Some would say that this is the most ultimate, longest standing, intense Bahamian debate in the history of Bahamian debates —the word “BEY”. Now, depending on your age, the island you’re from and your influences, either seeing me spell ”BEY” as B-E-Y, by this point has your skin berlin’, ya probably cussing me out, you are cancelling my Bahamian citizenship and you probably think “I ain’t got no sense”. Or your amongst the group of individuals that spell bey as B-E-Y, like me.
THE BIG BAHAMIAN DEBATE— how do you spell the word “BEY”. Some Bahamians spell it: B-U-I, other spell it B-E-I. It can be spelled a number of ways, the options are endless and quite controversial.
Before we dive into this sacred Bahamian word, let’s first dive into the meaning, origins, history and documentation of this word. For all intents and purposes, I will be spelling the word “B-E-Y” for convenience. This by no means invalidates your spelling, pronunciation or annoyance.
the Bahamian vernacular for ‘boy’ —but can be used to reference any person
the opening or ending of a sentence
to express excitement
displaying shock or disbelief
The word bey is probably the most commonly used word in Bahamian language, followed by “ya ma”, “mudda sick” and “i ain‘t ga lie right” (chances are they lie).
For a word that carries so much Bahamian pride, weight and usage, one would assume that this word has been passed down from generation to generation, however that’s not the case.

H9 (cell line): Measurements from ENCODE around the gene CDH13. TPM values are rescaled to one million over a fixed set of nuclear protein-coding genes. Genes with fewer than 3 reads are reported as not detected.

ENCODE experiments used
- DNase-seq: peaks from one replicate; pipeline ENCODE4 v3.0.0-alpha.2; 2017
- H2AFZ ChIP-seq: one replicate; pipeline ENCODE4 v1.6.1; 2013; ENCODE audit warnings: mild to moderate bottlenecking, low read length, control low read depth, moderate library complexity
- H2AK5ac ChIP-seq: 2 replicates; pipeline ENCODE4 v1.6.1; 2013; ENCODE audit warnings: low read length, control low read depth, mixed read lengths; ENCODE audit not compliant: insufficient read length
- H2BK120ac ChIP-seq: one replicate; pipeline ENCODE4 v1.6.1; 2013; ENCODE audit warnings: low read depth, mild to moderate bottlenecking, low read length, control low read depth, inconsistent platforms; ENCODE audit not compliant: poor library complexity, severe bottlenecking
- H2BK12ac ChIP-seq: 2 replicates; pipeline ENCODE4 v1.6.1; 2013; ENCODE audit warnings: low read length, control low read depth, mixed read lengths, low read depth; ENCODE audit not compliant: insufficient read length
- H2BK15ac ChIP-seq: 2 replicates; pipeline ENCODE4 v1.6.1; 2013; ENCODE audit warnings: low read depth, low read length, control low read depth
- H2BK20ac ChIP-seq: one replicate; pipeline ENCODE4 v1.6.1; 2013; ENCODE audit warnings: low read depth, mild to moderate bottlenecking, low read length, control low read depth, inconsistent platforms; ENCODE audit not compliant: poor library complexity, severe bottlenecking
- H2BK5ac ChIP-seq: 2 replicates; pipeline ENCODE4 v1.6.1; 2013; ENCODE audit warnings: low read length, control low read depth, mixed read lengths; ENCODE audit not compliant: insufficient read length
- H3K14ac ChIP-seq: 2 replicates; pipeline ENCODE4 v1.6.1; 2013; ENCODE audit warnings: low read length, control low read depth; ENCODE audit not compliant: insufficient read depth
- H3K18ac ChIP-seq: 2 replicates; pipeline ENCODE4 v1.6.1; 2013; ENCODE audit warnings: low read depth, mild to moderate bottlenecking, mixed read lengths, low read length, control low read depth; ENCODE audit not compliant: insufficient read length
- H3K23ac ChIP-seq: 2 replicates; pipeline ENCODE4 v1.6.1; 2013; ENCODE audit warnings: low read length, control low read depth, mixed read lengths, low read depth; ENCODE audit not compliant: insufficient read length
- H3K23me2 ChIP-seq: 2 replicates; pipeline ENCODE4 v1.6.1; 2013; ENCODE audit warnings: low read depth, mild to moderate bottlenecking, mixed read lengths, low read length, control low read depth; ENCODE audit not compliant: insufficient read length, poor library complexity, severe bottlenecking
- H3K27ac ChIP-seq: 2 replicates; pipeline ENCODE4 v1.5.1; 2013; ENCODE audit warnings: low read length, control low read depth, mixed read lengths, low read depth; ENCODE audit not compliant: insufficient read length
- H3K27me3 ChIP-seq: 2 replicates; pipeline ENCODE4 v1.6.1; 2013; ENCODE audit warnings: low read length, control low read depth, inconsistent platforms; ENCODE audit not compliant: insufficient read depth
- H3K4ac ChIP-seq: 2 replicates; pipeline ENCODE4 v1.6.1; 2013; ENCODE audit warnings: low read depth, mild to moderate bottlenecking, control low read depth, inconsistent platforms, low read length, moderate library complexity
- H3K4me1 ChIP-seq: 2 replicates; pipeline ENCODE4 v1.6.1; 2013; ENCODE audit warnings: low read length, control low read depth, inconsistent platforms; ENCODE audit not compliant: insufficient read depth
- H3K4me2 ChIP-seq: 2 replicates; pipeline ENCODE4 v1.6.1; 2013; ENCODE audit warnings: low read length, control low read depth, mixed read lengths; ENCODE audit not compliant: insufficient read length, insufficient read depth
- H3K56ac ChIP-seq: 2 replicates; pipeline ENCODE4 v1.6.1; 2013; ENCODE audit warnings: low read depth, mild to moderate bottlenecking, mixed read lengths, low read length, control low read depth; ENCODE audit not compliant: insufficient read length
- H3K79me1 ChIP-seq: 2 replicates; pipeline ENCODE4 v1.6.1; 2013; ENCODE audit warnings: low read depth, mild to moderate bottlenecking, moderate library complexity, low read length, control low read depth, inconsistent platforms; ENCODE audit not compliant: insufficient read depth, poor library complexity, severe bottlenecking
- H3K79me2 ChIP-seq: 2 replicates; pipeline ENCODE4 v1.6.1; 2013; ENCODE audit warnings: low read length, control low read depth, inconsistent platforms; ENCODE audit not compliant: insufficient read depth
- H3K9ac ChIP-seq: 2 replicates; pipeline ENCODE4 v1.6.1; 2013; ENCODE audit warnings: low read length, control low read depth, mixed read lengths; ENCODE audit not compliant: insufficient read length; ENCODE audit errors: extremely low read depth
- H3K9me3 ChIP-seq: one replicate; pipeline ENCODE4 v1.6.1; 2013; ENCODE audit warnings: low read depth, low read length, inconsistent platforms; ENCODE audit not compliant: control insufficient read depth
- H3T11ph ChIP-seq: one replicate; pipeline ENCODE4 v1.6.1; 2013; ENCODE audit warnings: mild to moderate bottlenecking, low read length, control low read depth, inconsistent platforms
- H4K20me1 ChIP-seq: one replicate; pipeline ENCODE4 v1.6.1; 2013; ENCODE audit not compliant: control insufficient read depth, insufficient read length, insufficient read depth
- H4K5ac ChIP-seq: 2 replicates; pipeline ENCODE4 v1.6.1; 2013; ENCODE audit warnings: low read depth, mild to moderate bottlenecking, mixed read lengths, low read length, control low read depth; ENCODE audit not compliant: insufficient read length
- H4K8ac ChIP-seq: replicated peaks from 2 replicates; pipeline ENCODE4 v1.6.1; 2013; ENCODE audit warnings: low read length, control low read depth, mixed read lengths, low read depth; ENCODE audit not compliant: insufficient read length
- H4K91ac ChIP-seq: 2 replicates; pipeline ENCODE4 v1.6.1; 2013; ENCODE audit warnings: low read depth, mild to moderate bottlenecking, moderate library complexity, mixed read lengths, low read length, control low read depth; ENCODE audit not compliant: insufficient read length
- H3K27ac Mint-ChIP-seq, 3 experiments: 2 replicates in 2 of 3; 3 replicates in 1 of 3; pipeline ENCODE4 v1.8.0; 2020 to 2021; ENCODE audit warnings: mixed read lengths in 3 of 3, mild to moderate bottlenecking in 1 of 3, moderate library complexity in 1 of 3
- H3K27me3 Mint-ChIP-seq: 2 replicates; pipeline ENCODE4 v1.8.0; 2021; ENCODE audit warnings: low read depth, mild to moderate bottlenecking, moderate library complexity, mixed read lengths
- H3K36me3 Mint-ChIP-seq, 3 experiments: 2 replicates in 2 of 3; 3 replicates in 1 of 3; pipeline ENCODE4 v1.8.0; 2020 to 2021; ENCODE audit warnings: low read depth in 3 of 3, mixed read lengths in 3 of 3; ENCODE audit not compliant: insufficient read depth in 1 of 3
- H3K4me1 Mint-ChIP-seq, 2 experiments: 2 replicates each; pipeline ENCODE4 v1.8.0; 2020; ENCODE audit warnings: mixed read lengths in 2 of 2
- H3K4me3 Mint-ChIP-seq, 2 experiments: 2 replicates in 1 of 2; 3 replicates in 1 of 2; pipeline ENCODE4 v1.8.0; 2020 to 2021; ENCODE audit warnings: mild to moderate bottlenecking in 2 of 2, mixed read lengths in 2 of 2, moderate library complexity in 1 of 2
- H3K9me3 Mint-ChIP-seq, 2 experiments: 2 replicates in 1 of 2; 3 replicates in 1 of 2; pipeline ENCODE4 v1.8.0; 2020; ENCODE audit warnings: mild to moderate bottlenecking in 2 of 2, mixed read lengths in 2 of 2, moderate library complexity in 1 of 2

For starters, did y’all know that there is an official Dictionary of Bahamian English? I didn’t either bruh. Well, in 1982 linguists Dr. John Holm and Dr. Alison Watt Shilling published this dictionary that features over 5,000 Bahamian words.
The word BEY is referenced here in the 1982 dictionary, however, the spelling that is used is:
Bahamians responses: BUNCHA— or Vell Mudda—
So I know ya wondering, okayyy well what that mean? Well this is the first spelling reference to our beloved word, however, much like everything in the world, Bahamian creole, words, pronunciation and accents evolve. The word evolved from “BEYEH” to many different spellings such as bey, bui, bei, beh and so much more. According to Dr. Raymond Oenbring from the University of The Bahamas, there is no correct spelling, which means there is no wrong spelling either.
I sure this ain‘t gone stop the debates, disagreements or eradicate what you consider the correct word to be, however I do hope this show how important our Bahamian language is to our culture and identity. It isn’t as important how different we spell the word bey, as much as how important it is to keep sharing Bahamian vernacular, validating our language and education each other about its role in The Bahamas.
Click the link below to watch iisabahamianbey new series called "Kaché say", where our founder Kaché Knowles will dive into the history, definition, spellings and social responses to the word "BEY".
Here’s another link to one of the most iconic what Bahamians say videos from 2012 by amazing Bahamian vlogger Tap from ‘theycallmetap’:
Let’s keep empowerin‘ Bahamian culture.
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